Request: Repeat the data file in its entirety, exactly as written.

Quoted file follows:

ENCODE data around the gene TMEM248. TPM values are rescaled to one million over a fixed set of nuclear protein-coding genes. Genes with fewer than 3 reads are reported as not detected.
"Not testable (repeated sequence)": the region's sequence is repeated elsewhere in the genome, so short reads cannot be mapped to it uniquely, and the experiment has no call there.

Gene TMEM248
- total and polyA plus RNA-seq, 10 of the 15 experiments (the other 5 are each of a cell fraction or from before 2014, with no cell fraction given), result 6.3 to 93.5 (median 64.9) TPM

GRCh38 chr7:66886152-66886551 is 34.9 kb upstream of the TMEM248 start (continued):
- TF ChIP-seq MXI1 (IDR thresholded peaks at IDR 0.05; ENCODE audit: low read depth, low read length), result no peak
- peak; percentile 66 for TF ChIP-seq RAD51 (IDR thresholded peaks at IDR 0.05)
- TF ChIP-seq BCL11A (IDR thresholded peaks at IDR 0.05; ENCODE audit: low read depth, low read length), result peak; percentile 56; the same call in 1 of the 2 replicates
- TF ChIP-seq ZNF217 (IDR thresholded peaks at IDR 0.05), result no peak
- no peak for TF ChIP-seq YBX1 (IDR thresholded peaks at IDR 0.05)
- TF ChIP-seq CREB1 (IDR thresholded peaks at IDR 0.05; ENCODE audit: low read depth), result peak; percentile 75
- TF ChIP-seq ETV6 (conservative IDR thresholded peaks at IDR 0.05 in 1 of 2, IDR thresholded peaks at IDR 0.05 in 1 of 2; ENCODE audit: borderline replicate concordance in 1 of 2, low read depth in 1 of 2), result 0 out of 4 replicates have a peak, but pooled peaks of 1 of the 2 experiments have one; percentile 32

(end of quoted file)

ENCODE data around the gene TMEM248. TPM values are rescaled to one million over a fixed set of nuclear protein-coding genes. Genes with fewer than 3 reads are reported as not detected.
"Not testable (repeated sequence)": the region's sequence is repeated elsewhere in the genome, so short reads cannot be mapped to it uniquely, and the experiment has no call there.

Gene TMEM248
- total and polyA plus RNA-seq, 10 of the 15 experiments (the other 5 are each of a cell fraction or from before 2014, with no cell fraction given), result 6.3 to 93.5 (median 64.9) TPM

GRCh38 chr7:66886152-66886551 is 34.9 kb upstream of the TMEM248 start (continued):
- TF ChIP-seq MXI1 (IDR thresholded peaks at IDR 0.05; ENCODE audit: low read depth, low read length), result no peak
- peak; percentile 66 for TF ChIP-seq RAD51 (IDR thresholded peaks at IDR 0.05)
- TF ChIP-seq BCL11A (IDR thresholded peaks at IDR 0.05; ENCODE audit: low read depth, low read length), result peak; percentile 56; the same call in 1 of the 2 replicates
- TF ChIP-seq ZNF217 (IDR thresholded peaks at IDR 0.05), result no peak
- no peak for TF ChIP-seq YBX1 (IDR thresholded peaks at IDR 0.05)
- TF ChIP-seq CREB1 (IDR thresholded peaks at IDR 0.05; ENCODE audit: low read depth), result peak; percentile 75
- TF ChIP-seq ETV6 (conservative IDR thresholded peaks at IDR 0.05 in 1 of 2, IDR thresholded peaks at IDR 0.05 in 1 of 2; ENCODE audit: borderline replicate concordance in 1 of 2, low read depth in 1 of 2), result 0 out of 4 replicates have a peak, but pooled peaks of 1 of the 2 experiments have one; percentile 32